False positive COVID-19 test delays passengers for hours at Iqaluit airport

Around 100 passengers on a flight from Ottawa to Iqaluit were delayed for nearly three hours at the Iqaluit airport Wednesday, after a positive COVID-19 test for one of the passengers onboard was brought to the attention of the government of Nunavut — after the flight had already taken off. 

The test turned out to be a false positive, according to a government of Nunavut spokesperson and passengers have returned home. They had been isolated in the secure area of the Iqaluit airport. 

The person whose test it was, was participating in the “expedited medical travel” program, which allows Nunavummiut to fly South for medical appointments and return to the territory without completing the usually required 14-day hotel isolation.

In a statement, Chief Public Health Officer Dr. Michael Patterson said the person began their trip on Sunday and took a COVID-19 test on Monday. 

The individual was taken to Qikiqtani General Hospital and isolated, where two follow-up tests were administered. Both the GeneXpert machine and BioFire machine returned negative results, according to a government of Nunavut official briefing the passengers isolating at the airport.  

There are no other active cases in the territory. 

The government of Nunavut got positive COVID-19 test results for a passenger onboard Canadian North flight FAB101 from Ottawa to Iqaluit after the flight took off. (Matisse Harvey/Radio-Canada)

Isolated passengers ‘hungry and annoyed’

The first briefing by government officials to passengers on Canadian North flight FAB101 came around two hours after the plane landed in Iqaluit. 

Maurice Lamothe was one of those passengers. He said he was just looking forward to going home because he was hungry. 

He said breakfast bags were handed out early Wednesday morning before he left the hotel in Ottawa where he and many others on the plane had been isolating before returning to Nunavut.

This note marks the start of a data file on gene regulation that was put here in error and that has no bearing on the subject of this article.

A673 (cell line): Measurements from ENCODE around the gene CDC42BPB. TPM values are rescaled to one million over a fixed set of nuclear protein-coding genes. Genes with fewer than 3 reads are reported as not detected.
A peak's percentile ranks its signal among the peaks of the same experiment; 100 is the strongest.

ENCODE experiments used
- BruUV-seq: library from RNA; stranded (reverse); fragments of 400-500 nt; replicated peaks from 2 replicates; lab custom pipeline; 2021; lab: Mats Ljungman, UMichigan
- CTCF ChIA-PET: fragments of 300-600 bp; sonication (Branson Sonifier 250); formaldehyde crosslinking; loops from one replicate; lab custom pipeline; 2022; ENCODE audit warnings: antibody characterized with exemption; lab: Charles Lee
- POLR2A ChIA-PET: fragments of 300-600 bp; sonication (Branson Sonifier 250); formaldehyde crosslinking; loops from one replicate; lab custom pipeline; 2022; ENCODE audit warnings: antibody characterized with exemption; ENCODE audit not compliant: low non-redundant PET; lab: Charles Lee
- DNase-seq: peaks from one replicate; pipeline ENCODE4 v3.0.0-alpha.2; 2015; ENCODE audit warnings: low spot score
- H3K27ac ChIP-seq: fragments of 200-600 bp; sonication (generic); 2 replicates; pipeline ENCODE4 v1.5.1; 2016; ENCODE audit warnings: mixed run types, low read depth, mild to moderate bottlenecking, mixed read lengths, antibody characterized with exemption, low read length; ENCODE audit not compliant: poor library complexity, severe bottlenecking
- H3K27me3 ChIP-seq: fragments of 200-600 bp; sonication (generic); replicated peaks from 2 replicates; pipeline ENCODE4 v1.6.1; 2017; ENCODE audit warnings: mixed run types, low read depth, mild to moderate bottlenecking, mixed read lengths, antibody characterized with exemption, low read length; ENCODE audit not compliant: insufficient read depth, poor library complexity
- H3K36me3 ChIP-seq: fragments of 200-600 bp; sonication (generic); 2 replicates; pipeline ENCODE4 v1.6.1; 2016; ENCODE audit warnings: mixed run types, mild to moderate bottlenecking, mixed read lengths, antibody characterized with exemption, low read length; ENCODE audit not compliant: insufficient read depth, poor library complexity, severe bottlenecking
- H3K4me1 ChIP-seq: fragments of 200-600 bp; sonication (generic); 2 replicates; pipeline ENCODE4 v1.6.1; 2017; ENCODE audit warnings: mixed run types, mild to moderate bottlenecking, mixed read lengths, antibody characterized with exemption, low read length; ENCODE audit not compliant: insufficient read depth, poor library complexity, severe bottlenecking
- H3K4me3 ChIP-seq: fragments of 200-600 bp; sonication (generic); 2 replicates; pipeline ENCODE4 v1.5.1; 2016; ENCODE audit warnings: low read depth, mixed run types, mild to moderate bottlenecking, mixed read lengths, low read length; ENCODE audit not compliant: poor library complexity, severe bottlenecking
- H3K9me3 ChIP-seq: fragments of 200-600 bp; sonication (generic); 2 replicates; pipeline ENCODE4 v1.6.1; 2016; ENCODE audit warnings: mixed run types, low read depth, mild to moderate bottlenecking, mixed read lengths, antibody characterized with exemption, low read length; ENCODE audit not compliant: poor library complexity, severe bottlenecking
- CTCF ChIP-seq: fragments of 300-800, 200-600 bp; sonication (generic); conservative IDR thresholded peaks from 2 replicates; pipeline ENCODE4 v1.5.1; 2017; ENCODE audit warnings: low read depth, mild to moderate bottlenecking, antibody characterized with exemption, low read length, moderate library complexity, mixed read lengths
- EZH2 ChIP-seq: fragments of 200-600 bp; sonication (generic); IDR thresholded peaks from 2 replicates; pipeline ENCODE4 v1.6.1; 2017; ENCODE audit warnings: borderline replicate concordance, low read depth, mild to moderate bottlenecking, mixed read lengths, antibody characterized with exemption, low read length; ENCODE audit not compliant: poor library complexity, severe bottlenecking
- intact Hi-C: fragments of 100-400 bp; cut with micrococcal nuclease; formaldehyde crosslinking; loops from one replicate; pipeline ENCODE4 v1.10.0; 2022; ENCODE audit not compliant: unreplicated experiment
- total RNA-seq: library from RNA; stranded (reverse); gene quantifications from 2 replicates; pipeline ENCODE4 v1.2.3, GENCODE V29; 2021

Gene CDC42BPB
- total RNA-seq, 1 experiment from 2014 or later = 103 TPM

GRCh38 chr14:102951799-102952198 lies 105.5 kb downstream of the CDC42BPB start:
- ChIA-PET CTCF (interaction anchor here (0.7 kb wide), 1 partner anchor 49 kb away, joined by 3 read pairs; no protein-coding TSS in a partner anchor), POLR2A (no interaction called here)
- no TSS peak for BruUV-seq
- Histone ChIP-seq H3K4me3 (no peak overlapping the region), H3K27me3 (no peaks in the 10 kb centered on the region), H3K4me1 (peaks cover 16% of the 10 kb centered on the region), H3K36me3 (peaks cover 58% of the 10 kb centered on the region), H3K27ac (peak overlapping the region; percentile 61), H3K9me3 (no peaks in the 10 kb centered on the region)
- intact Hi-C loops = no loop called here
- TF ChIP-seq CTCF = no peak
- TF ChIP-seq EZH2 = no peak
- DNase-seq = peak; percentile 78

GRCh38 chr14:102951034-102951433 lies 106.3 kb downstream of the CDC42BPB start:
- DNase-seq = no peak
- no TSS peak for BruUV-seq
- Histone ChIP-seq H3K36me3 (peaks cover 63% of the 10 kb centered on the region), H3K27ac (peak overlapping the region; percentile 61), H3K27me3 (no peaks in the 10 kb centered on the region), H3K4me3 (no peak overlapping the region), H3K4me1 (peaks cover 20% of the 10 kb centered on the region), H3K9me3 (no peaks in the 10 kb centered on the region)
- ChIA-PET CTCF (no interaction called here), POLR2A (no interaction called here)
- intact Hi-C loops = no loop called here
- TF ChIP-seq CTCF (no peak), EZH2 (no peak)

That bag was taken from him at airport security, so he said all he’d eaten was a cookie. The government distributed chocolate bars around 2:30 p.m. 

‘We don’t want to be the patient zero of Iqaluit’

For much of the pandemic, the government of Nunavut has contracted several hotels in southern cities to house Nunavut residents to isolate for two weeks before they fly back to the territory. 

These isolated people were on the flight with the person travelling as part of the expedited medical travel program. 

“It’s too bad, our two weeks, in the hotel, were a kind of fail, finally … we don’t want to be the patient zero of Iqaluit. It’s not funny,” Lamothe said in French.  

Speaking before the briefing, he said there was a lot of anxiety in the area of the airport where passengers were being held. 

“The people here are just asking what’s going on. They haven’t told us very much. They’ve said nothing, so we’re guessing. We’ve heard someone has tested positive, so all sorts of stories are going through our heads,” Lamothe said.  

Preston Bromley is another person who isolated at an Ottawa hotel before getting on Wednesday’s flight. 

“We understand that mistakes happen, but our main question is whether this was policy to allow expedited medical passengers on the plane without a negative test result in hand or whether it was a mistake at some point in the process.”

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